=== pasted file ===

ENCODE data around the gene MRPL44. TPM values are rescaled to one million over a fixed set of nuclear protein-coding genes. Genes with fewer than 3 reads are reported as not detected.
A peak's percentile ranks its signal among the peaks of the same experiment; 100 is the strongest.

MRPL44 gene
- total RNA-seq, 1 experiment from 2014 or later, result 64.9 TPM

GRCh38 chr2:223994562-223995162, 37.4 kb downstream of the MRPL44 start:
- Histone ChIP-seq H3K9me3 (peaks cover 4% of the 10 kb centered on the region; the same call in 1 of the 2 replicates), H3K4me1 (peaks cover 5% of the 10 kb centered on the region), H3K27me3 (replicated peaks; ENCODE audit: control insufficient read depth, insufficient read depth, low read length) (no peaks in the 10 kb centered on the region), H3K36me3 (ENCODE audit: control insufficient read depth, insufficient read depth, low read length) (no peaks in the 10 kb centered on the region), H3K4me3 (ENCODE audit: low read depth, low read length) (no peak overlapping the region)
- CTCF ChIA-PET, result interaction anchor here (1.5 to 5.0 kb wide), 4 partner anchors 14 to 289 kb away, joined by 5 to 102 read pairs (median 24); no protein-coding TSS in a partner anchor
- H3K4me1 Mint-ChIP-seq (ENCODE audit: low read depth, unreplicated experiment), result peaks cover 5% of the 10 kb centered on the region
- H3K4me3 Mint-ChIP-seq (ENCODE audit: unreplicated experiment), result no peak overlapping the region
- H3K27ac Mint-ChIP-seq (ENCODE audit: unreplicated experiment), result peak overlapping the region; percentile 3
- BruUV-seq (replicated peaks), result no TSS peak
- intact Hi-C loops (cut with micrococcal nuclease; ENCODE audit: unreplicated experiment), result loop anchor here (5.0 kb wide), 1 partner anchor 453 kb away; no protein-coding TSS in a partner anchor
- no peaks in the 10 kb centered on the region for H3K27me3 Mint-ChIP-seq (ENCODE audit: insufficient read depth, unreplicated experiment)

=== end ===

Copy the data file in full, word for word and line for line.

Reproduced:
ENCODE data around the gene MRPL44. TPM values are rescaled to one million over a fixed set of nuclear protein-coding genes. Genes with fewer than 3 reads are reported as not detected.
A peak's percentile ranks its signal among the peaks of the same experiment; 100 is the strongest.

MRPL44 gene
- total RNA-seq, 1 experiment from 2014 or later, result 64.9 TPM

GRCh38 chr2:223994562-223995162, 37.4 kb downstream of the MRPL44 start:
- Histone ChIP-seq H3K9me3 (peaks cover 4% of the 10 kb centered on the region; the same call in 1 of the 2 replicates), H3K4me1 (peaks cover 5% of the 10 kb centered on the region), H3K27me3 (replicated peaks; ENCODE audit: control insufficient read depth, insufficient read depth, low read length) (no peaks in the 10 kb centered on the region), H3K36me3 (ENCODE audit: control insufficient read depth, insufficient read depth, low read length) (no peaks in the 10 kb centered on the region), H3K4me3 (ENCODE audit: low read depth, low read length) (no peak overlapping the region)
- CTCF ChIA-PET, result interaction anchor here (1.5 to 5.0 kb wide), 4 partner anchors 14 to 289 kb away, joined by 5 to 102 read pairs (median 24); no protein-coding TSS in a partner anchor
- H3K4me1 Mint-ChIP-seq (ENCODE audit: low read depth, unreplicated experiment), result peaks cover 5% of the 10 kb centered on the region
- H3K4me3 Mint-ChIP-seq (ENCODE audit: unreplicated experiment), result no peak overlapping the region
- H3K27ac Mint-ChIP-seq (ENCODE audit: unreplicated experiment), result peak overlapping the region; percentile 3
- BruUV-seq (replicated peaks), result no TSS peak
- intact Hi-C loops (cut with micrococcal nuclease; ENCODE audit: unreplicated experiment), result loop anchor here (5.0 kb wide), 1 partner anchor 453 kb away; no protein-coding TSS in a partner anchor
- no peaks in the 10 kb centered on the region for H3K27me3 Mint-ChIP-seq (ENCODE audit: insufficient read depth, unreplicated experiment)